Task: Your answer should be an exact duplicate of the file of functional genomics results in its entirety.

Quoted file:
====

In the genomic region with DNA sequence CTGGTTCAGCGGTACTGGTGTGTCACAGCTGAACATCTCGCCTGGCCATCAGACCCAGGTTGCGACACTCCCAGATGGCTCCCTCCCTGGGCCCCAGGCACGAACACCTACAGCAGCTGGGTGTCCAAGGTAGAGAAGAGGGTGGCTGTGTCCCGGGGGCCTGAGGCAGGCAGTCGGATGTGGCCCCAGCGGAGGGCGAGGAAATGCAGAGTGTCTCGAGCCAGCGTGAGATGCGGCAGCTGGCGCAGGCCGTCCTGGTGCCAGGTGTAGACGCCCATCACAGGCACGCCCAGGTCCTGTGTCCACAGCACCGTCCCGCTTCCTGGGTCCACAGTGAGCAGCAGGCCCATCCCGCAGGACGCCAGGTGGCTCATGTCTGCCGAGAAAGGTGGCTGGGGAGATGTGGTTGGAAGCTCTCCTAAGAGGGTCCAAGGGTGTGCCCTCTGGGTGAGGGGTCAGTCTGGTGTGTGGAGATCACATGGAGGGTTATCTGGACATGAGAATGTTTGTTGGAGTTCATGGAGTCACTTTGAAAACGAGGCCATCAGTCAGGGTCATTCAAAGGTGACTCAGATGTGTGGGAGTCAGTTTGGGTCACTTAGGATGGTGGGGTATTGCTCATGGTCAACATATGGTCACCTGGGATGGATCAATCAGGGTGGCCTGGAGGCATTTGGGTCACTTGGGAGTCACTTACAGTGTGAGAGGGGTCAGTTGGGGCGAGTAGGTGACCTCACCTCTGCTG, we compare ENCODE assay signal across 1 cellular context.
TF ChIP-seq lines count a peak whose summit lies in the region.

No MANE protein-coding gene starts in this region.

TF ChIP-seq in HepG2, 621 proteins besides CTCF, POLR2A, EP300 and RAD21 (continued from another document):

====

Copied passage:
In the genomic region with DNA sequence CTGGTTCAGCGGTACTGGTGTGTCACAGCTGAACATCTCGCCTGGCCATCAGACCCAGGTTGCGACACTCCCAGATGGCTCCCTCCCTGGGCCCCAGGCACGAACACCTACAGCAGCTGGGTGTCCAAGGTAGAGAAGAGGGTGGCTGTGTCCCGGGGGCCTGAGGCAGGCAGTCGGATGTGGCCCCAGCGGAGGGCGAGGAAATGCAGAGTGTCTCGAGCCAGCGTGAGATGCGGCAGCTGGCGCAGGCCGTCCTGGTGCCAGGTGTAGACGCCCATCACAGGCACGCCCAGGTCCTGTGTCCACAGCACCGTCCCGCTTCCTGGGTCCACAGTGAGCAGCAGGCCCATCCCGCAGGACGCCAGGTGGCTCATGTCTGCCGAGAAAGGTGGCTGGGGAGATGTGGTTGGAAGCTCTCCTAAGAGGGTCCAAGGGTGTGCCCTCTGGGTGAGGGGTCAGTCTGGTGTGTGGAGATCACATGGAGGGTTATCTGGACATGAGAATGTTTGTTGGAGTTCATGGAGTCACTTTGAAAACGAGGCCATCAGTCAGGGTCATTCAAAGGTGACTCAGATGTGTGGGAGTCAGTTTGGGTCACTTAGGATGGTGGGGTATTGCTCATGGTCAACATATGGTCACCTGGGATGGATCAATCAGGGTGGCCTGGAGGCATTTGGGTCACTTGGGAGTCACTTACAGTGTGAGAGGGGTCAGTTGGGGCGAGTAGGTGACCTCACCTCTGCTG, we compare ENCODE assay signal across 1 cellular context.
TF ChIP-seq lines count a peak whose summit lies in the region.

No MANE protein-coding gene starts in this region.

TF ChIP-seq in HepG2, 621 proteins besides CTCF, POLR2A, EP300 and RAD21 (continued from another document):